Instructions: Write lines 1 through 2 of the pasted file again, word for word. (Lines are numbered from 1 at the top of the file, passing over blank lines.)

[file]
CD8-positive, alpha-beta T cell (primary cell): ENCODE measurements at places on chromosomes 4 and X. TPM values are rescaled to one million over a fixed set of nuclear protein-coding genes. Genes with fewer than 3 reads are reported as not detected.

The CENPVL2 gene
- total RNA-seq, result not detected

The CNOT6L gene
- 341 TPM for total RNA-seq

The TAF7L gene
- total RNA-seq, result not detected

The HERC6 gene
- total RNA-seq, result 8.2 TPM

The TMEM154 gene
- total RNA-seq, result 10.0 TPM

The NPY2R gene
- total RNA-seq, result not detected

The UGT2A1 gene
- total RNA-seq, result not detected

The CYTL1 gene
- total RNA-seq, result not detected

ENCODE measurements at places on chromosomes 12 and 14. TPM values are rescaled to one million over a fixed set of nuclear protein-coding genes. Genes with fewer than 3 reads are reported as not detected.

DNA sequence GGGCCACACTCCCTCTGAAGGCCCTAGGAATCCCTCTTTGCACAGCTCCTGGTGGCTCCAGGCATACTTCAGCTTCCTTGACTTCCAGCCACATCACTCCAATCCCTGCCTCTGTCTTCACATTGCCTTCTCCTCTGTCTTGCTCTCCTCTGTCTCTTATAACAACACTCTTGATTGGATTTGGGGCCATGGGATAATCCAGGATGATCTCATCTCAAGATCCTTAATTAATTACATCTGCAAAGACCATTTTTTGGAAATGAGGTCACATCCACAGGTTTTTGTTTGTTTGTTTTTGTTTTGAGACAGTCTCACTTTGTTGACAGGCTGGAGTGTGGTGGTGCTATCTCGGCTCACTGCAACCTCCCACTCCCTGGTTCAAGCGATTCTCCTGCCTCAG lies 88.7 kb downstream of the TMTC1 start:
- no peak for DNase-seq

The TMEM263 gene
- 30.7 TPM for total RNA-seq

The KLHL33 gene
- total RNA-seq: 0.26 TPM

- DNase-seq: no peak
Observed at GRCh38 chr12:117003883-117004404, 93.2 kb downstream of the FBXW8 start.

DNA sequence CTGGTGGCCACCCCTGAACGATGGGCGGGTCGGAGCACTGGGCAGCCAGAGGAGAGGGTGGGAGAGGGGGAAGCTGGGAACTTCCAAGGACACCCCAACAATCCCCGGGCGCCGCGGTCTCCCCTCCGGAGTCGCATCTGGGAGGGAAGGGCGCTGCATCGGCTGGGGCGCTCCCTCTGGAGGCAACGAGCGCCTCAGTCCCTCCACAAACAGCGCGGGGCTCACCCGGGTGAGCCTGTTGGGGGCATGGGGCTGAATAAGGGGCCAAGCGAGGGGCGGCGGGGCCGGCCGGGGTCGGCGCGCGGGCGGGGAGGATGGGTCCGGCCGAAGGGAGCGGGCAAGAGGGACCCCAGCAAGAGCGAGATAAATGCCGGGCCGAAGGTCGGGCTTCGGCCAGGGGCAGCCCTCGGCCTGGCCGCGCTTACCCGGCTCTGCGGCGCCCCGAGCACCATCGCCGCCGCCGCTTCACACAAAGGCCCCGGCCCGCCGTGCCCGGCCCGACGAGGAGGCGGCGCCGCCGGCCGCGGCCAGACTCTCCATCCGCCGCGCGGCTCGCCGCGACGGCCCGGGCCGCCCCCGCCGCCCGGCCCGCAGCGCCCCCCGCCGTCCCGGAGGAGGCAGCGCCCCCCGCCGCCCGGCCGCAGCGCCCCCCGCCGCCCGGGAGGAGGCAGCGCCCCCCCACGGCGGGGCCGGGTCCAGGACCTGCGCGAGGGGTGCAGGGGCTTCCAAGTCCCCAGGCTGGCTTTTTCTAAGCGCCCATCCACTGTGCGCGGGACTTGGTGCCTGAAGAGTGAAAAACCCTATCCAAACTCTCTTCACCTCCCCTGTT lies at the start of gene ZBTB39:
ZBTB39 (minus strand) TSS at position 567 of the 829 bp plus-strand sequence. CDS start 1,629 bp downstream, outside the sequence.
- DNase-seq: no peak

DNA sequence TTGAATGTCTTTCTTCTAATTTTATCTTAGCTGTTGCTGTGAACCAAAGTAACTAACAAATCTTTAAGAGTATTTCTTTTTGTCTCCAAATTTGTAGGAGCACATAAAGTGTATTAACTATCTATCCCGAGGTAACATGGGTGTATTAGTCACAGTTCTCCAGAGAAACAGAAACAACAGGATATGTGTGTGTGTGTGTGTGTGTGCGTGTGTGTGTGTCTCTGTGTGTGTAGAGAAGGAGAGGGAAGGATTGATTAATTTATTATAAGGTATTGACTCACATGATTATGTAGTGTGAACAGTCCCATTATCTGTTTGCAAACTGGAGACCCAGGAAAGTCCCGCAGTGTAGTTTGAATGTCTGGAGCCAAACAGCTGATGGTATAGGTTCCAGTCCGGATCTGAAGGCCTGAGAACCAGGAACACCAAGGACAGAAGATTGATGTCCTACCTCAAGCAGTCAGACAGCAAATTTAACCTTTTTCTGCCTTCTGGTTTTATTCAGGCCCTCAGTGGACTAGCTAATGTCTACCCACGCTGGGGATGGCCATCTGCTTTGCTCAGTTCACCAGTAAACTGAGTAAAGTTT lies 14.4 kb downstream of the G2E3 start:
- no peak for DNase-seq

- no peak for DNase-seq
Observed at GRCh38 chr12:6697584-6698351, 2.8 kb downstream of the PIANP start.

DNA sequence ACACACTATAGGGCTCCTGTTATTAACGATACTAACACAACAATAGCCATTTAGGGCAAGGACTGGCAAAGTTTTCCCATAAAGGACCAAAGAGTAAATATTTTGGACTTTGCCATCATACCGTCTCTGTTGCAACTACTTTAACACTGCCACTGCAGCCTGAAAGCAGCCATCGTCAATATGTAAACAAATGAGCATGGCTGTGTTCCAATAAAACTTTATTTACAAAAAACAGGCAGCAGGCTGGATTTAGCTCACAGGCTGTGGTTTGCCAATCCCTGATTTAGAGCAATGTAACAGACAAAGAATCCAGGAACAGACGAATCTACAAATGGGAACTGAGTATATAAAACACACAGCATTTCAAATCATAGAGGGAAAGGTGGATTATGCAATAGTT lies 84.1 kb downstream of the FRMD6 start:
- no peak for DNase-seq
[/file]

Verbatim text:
CD8-positive, alpha-beta T cell (primary cell): ENCODE measurements at places on chromosomes 4 and X. TPM values are rescaled to one million over a fixed set of nuclear protein-coding genes. Genes with fewer than 3 reads are reported as not detected.

The CENPVL2 gene